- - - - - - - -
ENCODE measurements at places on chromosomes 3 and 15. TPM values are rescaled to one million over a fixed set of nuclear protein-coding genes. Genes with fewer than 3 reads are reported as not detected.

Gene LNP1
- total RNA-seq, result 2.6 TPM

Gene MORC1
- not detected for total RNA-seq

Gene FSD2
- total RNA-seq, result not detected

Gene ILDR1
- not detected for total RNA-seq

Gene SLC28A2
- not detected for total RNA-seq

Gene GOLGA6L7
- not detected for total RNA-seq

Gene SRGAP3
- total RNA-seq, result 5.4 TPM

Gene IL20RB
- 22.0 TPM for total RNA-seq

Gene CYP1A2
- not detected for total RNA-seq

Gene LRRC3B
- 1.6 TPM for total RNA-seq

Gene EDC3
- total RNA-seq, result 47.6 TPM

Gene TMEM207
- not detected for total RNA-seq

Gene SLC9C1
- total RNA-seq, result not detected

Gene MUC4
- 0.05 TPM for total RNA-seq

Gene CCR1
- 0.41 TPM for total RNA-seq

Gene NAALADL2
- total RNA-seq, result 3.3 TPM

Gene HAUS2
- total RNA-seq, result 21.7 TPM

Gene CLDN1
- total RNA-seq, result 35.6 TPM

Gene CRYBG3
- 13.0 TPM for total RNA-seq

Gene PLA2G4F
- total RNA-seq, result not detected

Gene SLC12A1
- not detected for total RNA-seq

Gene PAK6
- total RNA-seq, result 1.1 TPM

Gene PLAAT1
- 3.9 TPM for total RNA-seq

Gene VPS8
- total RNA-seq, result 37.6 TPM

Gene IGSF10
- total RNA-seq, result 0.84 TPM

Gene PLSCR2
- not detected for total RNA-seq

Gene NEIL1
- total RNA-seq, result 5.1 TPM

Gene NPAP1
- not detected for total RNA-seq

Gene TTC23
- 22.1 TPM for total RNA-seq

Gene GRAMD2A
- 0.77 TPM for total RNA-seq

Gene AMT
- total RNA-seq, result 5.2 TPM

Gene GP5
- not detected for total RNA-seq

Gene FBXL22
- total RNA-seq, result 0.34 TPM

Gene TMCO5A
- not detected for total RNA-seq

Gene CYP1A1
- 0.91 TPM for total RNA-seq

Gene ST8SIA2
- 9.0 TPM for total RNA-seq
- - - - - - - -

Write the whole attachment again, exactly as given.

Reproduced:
ENCODE measurements at places on chromosomes 3 and 15. TPM values are rescaled to one million over a fixed set of nuclear protein-coding genes. Genes with fewer than 3 reads are reported as not detected.

Gene LNP1
- total RNA-seq, result 2.6 TPM

Gene MORC1
- not detected for total RNA-seq

Gene FSD2
- total RNA-seq, result not detected

Gene ILDR1
- not detected for total RNA-seq

Gene SLC28A2
- not detected for total RNA-seq

Gene GOLGA6L7
- not detected for total RNA-seq

Gene SRGAP3
- total RNA-seq, result 5.4 TPM

Gene IL20RB
- 22.0 TPM for total RNA-seq

Gene CYP1A2
- not detected for total RNA-seq

Gene LRRC3B
- 1.6 TPM for total RNA-seq

Gene EDC3
- total RNA-seq, result 47.6 TPM

Gene TMEM207
- not detected for total RNA-seq

Gene SLC9C1
- total RNA-seq, result not detected

Gene MUC4
- 0.05 TPM for total RNA-seq

Gene CCR1
- 0.41 TPM for total RNA-seq

Gene NAALADL2
- total RNA-seq, result 3.3 TPM

Gene HAUS2
- total RNA-seq, result 21.7 TPM

Gene CLDN1
- total RNA-seq, result 35.6 TPM

Gene CRYBG3
- 13.0 TPM for total RNA-seq

Gene PLA2G4F
- total RNA-seq, result not detected

Gene SLC12A1
- not detected for total RNA-seq

Gene PAK6
- total RNA-seq, result 1.1 TPM

Gene PLAAT1
- 3.9 TPM for total RNA-seq

Gene VPS8
- total RNA-seq, result 37.6 TPM

Gene IGSF10
- total RNA-seq, result 0.84 TPM

Gene PLSCR2
- not detected for total RNA-seq

Gene NEIL1
- total RNA-seq, result 5.1 TPM

Gene NPAP1
- not detected for total RNA-seq

Gene TTC23
- 22.1 TPM for total RNA-seq

Gene GRAMD2A
- 0.77 TPM for total RNA-seq

Gene AMT
- total RNA-seq, result 5.2 TPM

Gene GP5
- not detected for total RNA-seq

Gene FBXL22
- total RNA-seq, result 0.34 TPM

Gene TMCO5A
- not detected for total RNA-seq

Gene CYP1A1
- 0.91 TPM for total RNA-seq

Gene ST8SIA2
- 9.0 TPM for total RNA-seq